Here are the most important details: The hottest 6 years in recorded history have been the past six years. 2019 had the hottest recorded ocean temperatures ever. The icecaps are melting and polar bears are starving to death. 97% of all climate scientists agree that the issue is critical. Your own standard of what constitutes good science and reputable research (largescale studies published in major reputable peer-reviewed publications) indicates that we’re in deep doo-doo.

We aren’t doing more because the interests with the biggest lobbying pockets (like oil companies) don’t want to miss out on giving their investors a good quarter and that is mostly true around the world, although doubly so here. Where I live electric cars and solar energy are disincentivized because they step on the toes of the status quo who don’t want to have to evolve because that eats into their profits in the short term.

The US pulled out of the Paris Agreement as soon as Trump got elected. It was one of his first acts as President, because it’s more important to him to fatten his pockets and that of his cronies than it is to not kill his grandchildren. We are the only country on earth where not believing in global warming is a main aspect of a major political party.

Here are some of the things that the Paris Agreement countries are working on:

“The report includes four regional assessments and came to fruition through the efforts of more than 550 scientists in over 100 nations. Proposed solutions include protecting and restoring ecosystems (which can store more carbon), cleaning up energy sources (fewer greenhouse gas emissions), and practicing more sustainable and diverse agriculture (lowering emissions, storing carbon). These solutions align neatly with sectors of interest for The Climate Trust’s work, but even so, some of the stark statistics put forth in the data served as a startling reminder (i.e. >95% of North American tall grass prairie grasslands have been transformed into human-dominated landscapes since pre-European settlement, and approximately 1.5 million hectares of Great Plains grassland hectares were lost from 2014–2015).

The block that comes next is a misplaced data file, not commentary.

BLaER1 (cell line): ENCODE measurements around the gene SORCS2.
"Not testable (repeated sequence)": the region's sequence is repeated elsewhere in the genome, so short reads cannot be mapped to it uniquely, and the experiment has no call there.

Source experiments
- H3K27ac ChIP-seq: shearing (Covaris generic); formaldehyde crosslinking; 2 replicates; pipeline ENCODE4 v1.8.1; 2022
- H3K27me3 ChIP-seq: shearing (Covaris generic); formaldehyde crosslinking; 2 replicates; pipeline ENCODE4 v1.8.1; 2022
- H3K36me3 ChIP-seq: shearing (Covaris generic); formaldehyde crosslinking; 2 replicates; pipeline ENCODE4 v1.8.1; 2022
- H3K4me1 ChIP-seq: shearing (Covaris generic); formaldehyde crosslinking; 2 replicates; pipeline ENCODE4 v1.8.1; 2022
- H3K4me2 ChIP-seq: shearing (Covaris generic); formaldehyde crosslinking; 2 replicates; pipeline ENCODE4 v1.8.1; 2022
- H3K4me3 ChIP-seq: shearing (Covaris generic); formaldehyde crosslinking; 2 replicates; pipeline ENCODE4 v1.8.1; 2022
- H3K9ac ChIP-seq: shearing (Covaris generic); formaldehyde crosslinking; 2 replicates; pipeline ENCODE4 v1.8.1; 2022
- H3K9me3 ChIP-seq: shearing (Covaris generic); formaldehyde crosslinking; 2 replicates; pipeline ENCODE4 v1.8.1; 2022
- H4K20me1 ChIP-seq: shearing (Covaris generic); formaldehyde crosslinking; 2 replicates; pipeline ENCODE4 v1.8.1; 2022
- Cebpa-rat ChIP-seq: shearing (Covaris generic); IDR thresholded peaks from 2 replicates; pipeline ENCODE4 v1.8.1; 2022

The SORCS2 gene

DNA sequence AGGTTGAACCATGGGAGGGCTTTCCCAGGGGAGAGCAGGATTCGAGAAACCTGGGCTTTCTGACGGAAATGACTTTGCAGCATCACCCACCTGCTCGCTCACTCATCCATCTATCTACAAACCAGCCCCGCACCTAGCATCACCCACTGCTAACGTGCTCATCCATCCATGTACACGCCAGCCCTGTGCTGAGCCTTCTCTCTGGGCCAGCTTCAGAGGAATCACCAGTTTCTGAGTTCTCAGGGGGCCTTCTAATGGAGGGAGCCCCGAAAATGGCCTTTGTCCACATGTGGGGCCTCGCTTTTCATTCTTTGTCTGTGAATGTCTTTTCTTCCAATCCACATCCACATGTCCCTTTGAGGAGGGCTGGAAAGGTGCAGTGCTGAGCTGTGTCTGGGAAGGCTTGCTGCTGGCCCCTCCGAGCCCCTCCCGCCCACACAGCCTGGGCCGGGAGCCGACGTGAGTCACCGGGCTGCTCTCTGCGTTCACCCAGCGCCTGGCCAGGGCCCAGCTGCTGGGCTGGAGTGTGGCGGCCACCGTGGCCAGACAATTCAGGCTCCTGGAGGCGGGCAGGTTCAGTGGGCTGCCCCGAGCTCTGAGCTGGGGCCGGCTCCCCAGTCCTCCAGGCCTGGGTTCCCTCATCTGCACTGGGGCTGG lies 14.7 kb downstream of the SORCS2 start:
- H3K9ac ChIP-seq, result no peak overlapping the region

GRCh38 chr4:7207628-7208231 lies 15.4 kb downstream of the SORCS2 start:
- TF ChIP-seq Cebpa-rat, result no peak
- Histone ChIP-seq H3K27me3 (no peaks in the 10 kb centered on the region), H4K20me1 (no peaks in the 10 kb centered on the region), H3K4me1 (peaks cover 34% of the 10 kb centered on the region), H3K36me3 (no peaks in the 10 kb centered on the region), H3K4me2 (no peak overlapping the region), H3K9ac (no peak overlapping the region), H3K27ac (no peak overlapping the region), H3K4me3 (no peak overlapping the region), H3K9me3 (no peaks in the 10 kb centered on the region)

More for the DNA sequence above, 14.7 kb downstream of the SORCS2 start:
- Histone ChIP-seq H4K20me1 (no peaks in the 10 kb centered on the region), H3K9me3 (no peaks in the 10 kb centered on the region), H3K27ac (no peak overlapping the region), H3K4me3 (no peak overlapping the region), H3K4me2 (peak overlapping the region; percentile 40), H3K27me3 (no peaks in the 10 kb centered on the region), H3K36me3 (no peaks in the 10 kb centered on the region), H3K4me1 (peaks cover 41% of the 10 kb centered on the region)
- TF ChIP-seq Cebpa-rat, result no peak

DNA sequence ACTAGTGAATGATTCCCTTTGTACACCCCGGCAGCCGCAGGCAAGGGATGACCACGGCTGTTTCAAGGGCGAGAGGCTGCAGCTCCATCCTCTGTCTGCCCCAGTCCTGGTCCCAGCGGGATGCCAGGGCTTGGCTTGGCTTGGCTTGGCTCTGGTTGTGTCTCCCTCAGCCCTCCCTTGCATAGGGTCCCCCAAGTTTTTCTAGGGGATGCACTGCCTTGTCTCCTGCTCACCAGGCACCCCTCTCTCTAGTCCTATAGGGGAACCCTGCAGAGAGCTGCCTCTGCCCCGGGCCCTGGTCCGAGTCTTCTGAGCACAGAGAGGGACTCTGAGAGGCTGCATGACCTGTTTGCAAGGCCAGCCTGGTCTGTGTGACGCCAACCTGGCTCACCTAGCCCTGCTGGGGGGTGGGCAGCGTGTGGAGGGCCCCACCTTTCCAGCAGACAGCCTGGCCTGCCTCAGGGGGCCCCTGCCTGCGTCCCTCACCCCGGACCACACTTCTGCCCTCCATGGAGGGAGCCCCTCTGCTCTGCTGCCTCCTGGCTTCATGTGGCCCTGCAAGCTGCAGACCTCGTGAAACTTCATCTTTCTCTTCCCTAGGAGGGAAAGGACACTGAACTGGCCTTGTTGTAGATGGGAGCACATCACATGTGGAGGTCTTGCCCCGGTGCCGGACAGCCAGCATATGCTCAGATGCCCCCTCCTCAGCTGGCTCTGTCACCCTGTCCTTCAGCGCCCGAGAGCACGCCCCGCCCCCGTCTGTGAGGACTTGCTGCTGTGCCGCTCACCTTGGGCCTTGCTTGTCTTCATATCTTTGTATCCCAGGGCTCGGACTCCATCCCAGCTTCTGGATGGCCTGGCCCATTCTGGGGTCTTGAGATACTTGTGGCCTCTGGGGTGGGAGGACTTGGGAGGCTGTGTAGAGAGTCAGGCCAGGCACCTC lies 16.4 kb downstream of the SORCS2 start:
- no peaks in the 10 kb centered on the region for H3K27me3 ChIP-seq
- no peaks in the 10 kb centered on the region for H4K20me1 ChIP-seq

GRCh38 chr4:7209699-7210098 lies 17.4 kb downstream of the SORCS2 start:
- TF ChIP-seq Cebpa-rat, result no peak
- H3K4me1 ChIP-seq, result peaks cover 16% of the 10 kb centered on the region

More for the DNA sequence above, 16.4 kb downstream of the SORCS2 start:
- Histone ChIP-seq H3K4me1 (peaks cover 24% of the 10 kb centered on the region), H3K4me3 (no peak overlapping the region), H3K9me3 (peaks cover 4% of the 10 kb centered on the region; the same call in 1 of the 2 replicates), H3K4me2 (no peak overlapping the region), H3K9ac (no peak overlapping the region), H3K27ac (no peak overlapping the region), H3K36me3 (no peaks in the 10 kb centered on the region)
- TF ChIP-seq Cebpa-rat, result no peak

As one of the developers of the Avoided Conversion of Grassland and Shrubland to Crop Production methodology (ACoGS), The Climate Trust considers ourselves grassland conservation experts. We are now putting that expertise to good use, investing in projects that preserve critical native grassland through agricultural conservation easements; ensuring the grassland will remain intact in perpetuity.

This report helps to demonstrate that many of the environmental and climate challenges we face today are interconnected. We cannot possibly meet our Paris climate goals without considering the whole of what it is we’re tackling. Much like climate change, biodiversity challenges recognize no geographic or national boundaries. This points to the need for more attention on biodiversity in policymaking in order to make a positive impact on the health and diversity of our natural environment.”

When President Kennedy said we were going to the moon in 10 years, we didn’t have the foggiest idea how to make that happen, but we eventually figured it out because we made it of national importance and backed it with resources necessary to support that. Until this country and the rest of the world does the same, the oceans will continue to heat and polar bears will near extinction, and weather patterns will continue to get more extreme. You don’t need to be a climate scientist to read the signs or to be concerned. If you’re not, OK, but the reasoning you’ve given is pretty thin.

The above link focuses on actions and impact.

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Dispelling cultural myths with research-driven stories. My favorite word is “specious.” Not fragile like a flower; fragile like a bomb! Twitter @ElleBeau

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